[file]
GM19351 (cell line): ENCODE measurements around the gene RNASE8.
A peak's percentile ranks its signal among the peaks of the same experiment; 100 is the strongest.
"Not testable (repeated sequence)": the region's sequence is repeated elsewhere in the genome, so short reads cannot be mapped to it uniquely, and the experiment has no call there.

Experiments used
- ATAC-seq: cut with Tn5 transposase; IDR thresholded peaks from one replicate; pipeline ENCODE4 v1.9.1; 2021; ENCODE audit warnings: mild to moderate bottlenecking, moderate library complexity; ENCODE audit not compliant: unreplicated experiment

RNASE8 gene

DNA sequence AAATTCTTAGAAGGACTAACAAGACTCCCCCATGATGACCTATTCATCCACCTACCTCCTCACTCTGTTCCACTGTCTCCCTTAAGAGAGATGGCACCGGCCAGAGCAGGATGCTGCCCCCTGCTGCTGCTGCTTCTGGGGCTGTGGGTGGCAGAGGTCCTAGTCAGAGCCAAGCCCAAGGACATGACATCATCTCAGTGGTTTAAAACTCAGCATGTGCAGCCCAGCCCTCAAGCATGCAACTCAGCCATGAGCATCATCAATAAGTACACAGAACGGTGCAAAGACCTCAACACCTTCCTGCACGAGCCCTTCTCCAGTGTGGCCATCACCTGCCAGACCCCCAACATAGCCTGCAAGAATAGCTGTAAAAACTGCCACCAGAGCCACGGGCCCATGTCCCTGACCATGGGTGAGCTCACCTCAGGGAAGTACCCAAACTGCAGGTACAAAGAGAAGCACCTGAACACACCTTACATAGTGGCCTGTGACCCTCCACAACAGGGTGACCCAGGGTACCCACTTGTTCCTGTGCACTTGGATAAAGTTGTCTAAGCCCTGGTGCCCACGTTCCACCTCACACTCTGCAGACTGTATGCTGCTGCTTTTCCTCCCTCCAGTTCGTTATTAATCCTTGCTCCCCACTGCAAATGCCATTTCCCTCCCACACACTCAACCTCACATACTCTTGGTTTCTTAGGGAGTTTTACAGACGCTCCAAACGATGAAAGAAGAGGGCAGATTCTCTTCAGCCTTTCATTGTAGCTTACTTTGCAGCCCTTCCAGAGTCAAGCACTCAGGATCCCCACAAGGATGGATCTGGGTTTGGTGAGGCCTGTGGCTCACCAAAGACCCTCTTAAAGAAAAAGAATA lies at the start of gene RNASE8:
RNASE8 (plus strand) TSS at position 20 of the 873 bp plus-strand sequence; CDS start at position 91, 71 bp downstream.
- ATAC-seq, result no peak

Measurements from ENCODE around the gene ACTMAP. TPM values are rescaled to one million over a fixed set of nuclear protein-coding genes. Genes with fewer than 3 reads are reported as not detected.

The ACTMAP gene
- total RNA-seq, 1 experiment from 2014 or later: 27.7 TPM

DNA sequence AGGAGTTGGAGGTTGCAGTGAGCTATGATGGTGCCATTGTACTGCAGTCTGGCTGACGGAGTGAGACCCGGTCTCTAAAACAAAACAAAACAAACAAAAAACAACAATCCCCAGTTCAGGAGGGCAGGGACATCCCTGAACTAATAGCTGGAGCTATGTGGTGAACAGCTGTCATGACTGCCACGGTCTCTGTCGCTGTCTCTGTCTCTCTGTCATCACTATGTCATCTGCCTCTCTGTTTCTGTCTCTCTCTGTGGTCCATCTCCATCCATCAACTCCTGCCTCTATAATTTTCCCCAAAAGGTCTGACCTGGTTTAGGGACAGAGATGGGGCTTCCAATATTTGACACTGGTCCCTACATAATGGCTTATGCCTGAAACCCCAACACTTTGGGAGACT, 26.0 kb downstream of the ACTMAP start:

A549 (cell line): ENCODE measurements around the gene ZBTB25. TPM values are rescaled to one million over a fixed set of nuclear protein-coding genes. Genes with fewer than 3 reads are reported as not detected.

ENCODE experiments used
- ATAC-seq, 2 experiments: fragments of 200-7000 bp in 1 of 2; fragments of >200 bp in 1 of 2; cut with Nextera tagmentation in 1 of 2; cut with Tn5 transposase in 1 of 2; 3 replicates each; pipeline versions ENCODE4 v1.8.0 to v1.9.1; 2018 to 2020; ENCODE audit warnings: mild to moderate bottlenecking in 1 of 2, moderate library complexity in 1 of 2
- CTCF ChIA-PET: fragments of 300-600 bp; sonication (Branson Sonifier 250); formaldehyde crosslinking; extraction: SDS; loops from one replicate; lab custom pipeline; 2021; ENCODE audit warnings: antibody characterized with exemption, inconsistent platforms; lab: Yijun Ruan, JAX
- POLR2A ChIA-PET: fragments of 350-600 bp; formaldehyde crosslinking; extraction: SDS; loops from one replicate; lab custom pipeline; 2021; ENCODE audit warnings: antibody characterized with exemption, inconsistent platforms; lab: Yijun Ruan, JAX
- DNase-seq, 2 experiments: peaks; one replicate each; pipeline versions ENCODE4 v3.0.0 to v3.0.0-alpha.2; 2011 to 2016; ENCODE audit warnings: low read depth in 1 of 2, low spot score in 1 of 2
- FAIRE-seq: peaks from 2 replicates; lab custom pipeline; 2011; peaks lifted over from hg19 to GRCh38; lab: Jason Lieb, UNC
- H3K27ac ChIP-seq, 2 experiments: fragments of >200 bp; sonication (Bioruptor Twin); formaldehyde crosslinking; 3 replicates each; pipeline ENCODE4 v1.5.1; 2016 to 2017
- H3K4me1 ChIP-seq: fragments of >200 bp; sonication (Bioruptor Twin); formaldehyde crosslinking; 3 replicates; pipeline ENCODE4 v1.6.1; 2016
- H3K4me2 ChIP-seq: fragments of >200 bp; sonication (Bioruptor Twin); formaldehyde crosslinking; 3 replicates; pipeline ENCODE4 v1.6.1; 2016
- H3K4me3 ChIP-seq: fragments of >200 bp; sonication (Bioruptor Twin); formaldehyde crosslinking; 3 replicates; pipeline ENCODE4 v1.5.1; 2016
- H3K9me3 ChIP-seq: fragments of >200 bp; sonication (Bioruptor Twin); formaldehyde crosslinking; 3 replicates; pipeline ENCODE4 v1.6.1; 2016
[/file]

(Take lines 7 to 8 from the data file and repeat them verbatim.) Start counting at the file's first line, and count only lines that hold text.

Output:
DNA sequence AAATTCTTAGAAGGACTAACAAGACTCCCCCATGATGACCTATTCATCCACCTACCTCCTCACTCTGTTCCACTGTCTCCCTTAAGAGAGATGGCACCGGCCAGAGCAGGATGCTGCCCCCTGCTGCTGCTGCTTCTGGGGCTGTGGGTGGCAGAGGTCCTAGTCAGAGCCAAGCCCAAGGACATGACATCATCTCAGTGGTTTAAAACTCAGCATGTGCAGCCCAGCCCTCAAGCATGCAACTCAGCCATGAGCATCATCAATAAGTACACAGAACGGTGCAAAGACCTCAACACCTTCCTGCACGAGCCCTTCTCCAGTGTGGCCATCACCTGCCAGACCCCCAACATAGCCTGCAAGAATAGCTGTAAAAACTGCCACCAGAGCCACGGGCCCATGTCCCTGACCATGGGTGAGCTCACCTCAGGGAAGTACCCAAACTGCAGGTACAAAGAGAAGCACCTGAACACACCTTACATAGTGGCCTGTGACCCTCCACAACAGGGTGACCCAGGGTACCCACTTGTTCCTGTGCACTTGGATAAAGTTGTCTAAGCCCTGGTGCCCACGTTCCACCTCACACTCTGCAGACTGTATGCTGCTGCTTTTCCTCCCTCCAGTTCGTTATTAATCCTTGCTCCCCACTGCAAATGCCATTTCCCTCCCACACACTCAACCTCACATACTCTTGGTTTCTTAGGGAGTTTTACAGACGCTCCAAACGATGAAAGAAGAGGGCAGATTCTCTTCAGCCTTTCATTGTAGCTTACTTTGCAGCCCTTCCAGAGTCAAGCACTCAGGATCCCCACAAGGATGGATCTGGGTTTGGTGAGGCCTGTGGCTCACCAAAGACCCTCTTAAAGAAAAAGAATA lies at the start of gene RNASE8:
RNASE8 (plus strand) TSS at position 20 of the 873 bp plus-strand sequence; CDS start at position 91, 71 bp downstream.